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Space-age dig in ancient Egypt. An international team of scientists and archaeologists adapts today's technology to explore a 4,600-year-old pit near the Great Pyramid in Giza

By Jane Friedman / November 10, 1987


ARCHAEOLOGY entered the space age recently - when scientists and archaeologists peeked into a 4,600-year-old underground pit near the Great Pyramid of Giza. An 11-man team had spent two years preparing a revolutionary exploration technique: They bored a 31/2-inch hole into the limestone-capped pit, inserted probes and a mini-camera, and came out with pictures and 150 liters of potentially ancient air.

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All this was done without disturbing the site and its contents, which will remain untouched by human hands for the foreseeable future.

To the delight of Egyptologists, the film revealed a Pharaonic ship, similar to a 140-foot-long cedar craft excavated nearby more than 30 years ago and believed to be part of the ritual of transporting the Pharaoh's soul to the afterworld. Until now, the boat excavated in 1954 was the only full-size Pharaonic boat known to man.

The air sample will be analyzed in the United States. The Egyptians hope it will yield data on the best atmospheric environment for preserving ancient relics. That atmosphere presumably could be prepared before objects are actually brought out of the ground.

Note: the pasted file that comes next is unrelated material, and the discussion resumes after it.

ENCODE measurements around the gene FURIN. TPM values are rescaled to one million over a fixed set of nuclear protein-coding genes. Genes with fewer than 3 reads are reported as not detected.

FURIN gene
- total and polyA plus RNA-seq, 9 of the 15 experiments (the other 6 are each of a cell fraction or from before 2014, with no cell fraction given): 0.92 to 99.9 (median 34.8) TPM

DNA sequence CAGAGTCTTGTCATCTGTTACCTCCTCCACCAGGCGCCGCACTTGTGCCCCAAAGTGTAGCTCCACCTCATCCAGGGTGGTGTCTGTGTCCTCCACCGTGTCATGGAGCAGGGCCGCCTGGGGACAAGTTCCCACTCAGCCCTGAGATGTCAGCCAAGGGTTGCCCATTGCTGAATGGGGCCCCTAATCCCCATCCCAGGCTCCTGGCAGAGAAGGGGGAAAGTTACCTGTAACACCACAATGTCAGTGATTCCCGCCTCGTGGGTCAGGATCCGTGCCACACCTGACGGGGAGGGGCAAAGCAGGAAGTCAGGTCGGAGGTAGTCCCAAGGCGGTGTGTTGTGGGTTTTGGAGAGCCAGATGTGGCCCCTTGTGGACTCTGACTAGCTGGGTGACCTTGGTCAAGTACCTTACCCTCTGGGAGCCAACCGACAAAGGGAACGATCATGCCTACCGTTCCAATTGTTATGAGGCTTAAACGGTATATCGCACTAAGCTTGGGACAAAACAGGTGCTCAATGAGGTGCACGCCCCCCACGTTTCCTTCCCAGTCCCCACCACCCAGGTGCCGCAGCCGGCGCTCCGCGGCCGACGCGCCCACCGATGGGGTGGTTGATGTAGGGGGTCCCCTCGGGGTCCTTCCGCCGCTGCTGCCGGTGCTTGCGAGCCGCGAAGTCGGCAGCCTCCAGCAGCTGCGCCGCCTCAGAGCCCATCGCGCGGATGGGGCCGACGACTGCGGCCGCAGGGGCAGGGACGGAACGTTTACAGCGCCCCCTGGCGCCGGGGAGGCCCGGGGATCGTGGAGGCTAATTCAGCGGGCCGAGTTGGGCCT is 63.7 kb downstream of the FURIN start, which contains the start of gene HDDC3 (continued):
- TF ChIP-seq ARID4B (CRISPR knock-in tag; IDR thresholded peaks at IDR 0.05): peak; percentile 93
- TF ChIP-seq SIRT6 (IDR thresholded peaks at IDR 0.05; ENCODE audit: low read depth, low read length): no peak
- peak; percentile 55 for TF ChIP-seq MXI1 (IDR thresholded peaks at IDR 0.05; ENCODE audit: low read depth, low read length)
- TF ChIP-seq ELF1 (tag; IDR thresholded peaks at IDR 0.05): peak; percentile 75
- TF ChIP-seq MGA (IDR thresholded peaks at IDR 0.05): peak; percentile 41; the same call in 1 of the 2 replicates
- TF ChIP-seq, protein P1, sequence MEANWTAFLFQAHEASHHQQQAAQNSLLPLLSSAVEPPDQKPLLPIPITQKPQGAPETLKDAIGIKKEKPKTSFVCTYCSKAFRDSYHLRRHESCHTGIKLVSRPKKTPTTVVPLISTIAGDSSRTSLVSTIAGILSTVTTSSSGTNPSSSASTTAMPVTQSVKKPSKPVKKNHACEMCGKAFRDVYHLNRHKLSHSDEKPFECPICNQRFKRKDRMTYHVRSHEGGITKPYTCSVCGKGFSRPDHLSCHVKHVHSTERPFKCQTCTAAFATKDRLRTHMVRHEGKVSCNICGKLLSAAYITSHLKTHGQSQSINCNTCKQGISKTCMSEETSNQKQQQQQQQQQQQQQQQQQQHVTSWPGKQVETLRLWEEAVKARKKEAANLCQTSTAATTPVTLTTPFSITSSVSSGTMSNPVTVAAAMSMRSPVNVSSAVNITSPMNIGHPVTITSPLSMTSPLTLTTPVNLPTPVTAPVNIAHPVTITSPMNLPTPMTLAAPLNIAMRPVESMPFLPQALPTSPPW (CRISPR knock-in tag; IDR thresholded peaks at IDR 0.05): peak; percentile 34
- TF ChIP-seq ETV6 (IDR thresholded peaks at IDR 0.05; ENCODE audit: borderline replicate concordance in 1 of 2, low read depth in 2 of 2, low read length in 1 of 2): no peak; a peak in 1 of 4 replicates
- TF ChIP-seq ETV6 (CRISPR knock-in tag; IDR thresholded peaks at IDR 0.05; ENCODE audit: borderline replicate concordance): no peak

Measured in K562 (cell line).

``This is a new addition to our archaeological heritage,'' said Ahmad Kadri, chairman of the Egyptian Antiquities Organization, after viewing a picture of the boat relayed from the pit onto a video monitor. He described the find as a ``4,600-year-old royal boat built for the Pharaoh Cheops,'' the best known of the rulers of ancient Egypt's Old Kingdom.

``The message,'' said Farouk el-Baz, a Boston University geologist who formerly directed lunar science planning and lunar exploration for NASA, ``is that the equipment exists for getting the information without destroying the site or disturbing its contents.'' The project had its origins in the desire of Egyptian officials to avoid the damage that has been part and parcel of traditional digs.

In 1954 the Egyptians excavated the first pit beside the Great Pyramid. It took them 10 years to fit the 650 dismantled pieces into a ship, oars and all, which they did in an open area covered by a corrugated tin roof. Finally, after 26 years the boat was moved into an air-conditioned museum at the site, but it had suffered significant damage.

So in 1985, when the Washington-based National Geographic Society asked if it could excavate the second pit, the Egyptians responded with a categorical no and sent Dr. Omar el-Arini, a representative of the Egyptian Antiquities Organization, to Washington.

He proposed that National Geographic explore the pit without actually exposing it. National Geographic said yes and assembled the team.

The key member was Robert Moores, an employee of Black & Decker Corporation and an amateur Egyptologist. He developed a drill that would not use water or oil, or generate heat. In addition, it had to suck up the debris of drilling. No outside elements were to contaminate the sealed environment and no inside air - except the sample captured and removed - was to escape.

It took Mr. Moores two years to design and build the drill and an air lock to seal the pit when probes were fitted on.

National Geographic donated a mini-camera on a rod whose light source did not generate heat. Atmospheric scientist Pieter Tans contributed aluminum and stainless steel balloons to store the captured air.